“Honey, do you know what I’m talking about?”
Marie tapped her chin with the end of a ballpoint pen.
“Did you check the toolbox in the garage?”
There was the flutter of pages, as Alan dropped what he was holding, and he rushed to the sitting room.
For the first time since the mysterious object entered the house, Marie took a second to look at something other than it.
“Now, you don’t mean that, do you?”
“Yeah, I mean it. Of course. What toolbox? We have a toolbox?”
“Yeah, we have a toolbox. I gave it to you for a present. Remember? You said you’d use it and fix things around the house, like shelves. But of course you never did. I mean, what was I to expec…”
“OKAY… Okay, I get it. The garage… Jesus.” cried Alan, exasperated. “Fuck. I’ll go get it.”
Marie strolled around the box, tapping the pen against her teeth. She would stop every cycle and mumble to herself only to continue around the box, no new information gathered, no revelations. Just the same, flawless side repeated four times. The same infinity, the same emptiness.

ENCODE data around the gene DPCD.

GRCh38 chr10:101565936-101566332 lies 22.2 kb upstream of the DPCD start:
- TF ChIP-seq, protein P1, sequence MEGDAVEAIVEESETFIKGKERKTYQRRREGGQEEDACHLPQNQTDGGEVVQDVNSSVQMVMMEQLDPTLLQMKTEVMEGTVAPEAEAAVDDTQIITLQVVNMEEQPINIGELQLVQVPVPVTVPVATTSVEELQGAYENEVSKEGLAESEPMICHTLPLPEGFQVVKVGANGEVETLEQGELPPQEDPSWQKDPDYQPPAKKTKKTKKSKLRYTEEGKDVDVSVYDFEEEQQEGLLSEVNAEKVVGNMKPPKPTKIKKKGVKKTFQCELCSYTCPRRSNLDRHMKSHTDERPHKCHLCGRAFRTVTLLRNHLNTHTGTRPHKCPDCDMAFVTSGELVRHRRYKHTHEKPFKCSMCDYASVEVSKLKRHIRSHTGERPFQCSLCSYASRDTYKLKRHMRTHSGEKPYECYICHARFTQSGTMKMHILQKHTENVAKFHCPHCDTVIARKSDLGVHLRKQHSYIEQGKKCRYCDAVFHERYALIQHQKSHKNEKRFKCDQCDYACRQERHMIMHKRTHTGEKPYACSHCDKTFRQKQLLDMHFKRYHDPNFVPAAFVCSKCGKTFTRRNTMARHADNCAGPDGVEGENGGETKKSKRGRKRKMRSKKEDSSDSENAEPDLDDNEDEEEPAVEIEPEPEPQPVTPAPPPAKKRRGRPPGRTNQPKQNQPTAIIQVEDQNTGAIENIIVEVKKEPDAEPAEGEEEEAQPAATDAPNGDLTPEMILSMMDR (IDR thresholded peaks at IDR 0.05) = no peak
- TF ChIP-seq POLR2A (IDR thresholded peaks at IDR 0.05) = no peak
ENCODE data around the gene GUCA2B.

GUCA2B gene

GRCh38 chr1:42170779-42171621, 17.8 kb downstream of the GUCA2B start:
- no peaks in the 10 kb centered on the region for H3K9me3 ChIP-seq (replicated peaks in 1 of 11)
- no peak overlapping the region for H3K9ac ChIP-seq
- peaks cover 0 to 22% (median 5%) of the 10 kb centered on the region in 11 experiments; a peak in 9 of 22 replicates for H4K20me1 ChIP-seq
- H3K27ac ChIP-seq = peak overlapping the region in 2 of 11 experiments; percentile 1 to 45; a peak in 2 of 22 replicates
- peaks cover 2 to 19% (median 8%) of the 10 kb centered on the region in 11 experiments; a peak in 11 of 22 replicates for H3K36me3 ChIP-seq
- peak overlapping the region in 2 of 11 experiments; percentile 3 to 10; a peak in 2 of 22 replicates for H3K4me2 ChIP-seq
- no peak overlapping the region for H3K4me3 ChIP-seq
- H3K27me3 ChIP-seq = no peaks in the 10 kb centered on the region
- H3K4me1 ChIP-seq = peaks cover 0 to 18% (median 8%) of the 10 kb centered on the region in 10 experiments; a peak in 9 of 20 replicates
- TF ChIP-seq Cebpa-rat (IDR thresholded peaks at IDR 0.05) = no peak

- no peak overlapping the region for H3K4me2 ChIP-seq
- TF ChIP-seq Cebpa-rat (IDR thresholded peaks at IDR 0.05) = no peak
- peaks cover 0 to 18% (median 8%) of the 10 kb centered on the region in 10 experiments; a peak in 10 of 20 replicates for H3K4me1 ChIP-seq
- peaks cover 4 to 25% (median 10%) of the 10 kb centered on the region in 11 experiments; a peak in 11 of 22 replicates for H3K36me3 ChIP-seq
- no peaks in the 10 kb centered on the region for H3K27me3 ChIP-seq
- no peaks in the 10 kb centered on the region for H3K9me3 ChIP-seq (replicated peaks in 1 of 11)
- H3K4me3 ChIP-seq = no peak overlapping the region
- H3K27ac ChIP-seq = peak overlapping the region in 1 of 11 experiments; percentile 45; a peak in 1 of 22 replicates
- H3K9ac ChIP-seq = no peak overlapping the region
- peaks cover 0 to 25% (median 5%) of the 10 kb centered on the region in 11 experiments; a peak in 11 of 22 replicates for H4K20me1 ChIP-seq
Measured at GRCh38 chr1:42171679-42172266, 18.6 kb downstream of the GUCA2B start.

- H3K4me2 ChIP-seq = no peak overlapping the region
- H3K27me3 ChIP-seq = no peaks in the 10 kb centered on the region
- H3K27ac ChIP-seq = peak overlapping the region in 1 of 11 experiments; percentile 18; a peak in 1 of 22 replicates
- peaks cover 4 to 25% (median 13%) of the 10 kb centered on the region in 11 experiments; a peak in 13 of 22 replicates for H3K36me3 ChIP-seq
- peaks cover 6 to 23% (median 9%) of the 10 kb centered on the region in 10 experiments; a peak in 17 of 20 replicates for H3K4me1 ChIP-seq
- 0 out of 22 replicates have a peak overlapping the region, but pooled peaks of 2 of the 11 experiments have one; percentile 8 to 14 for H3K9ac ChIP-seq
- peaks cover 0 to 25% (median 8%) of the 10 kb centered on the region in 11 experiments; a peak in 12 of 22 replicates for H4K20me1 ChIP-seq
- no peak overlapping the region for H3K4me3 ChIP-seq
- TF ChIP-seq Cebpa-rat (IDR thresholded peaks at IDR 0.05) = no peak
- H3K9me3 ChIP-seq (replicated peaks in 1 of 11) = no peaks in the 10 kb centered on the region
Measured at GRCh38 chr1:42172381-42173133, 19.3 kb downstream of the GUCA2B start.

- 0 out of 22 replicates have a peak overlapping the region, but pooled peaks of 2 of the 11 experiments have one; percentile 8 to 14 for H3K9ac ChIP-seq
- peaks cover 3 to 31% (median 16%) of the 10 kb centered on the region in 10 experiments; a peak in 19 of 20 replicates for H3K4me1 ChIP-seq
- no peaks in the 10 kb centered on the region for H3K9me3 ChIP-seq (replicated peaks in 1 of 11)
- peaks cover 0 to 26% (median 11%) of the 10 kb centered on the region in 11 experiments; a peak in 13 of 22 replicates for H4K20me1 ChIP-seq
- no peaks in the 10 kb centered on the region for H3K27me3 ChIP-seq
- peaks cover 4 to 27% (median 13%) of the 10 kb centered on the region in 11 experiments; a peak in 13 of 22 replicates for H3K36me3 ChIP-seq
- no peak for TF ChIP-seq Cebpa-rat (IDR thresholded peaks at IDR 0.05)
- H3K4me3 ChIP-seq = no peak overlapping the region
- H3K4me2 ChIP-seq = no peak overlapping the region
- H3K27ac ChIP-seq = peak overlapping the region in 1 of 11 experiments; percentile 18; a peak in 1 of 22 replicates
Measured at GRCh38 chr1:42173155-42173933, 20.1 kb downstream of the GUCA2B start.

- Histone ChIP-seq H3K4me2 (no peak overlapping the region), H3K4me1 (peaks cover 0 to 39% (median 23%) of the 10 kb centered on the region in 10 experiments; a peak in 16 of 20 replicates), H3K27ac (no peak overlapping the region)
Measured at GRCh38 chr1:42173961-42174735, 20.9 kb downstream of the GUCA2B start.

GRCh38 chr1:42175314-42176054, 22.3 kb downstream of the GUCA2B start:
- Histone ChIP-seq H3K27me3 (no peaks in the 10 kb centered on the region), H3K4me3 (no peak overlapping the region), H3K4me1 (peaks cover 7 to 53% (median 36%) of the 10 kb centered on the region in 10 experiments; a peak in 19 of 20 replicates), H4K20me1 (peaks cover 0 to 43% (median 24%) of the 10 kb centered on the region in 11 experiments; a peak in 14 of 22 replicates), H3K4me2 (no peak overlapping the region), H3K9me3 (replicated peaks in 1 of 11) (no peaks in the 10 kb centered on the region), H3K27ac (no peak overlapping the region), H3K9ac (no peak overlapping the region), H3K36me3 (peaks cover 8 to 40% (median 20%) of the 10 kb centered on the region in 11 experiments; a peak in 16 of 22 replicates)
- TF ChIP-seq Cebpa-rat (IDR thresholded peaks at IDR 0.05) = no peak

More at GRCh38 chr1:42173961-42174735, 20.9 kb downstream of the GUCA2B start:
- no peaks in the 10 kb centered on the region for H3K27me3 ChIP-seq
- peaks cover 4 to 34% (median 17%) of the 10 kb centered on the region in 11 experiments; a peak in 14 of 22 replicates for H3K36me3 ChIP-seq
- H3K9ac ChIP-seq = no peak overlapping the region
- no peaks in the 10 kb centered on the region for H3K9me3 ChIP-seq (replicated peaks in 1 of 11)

“Found it Marie. I found it.”
Alan rushed back in, the sharp, clean, unused Stanley knife glinting as he flicked the blade from its sheath.
“Where will we cut it?”
“Along the top I suppose. We can always use it, if it’s empty.”
Alan nodded overzealously.
“Yeah, good idea.”
He drew the blade along the centre of the box top, a clean, straight line. He then cut along the edges to make two flaps.
“Well, “Marie had a numb feeling in her stomach, as if she knew what the box contained. “What’s in it?”
His face contorted and fresh beads of sweat popped from his forehead, to trickle into the box.
“Honey, what is it? What’s in the box?”
“Marie!” Alan’s voice was weak.
“Marie, there’s nothing in THIS GODDAMN BOX.”
“What a waste of time. It’s bloody empty. The box is fucking empty.”
“But Alan,” Began Marie, “… That’s makes no sense.”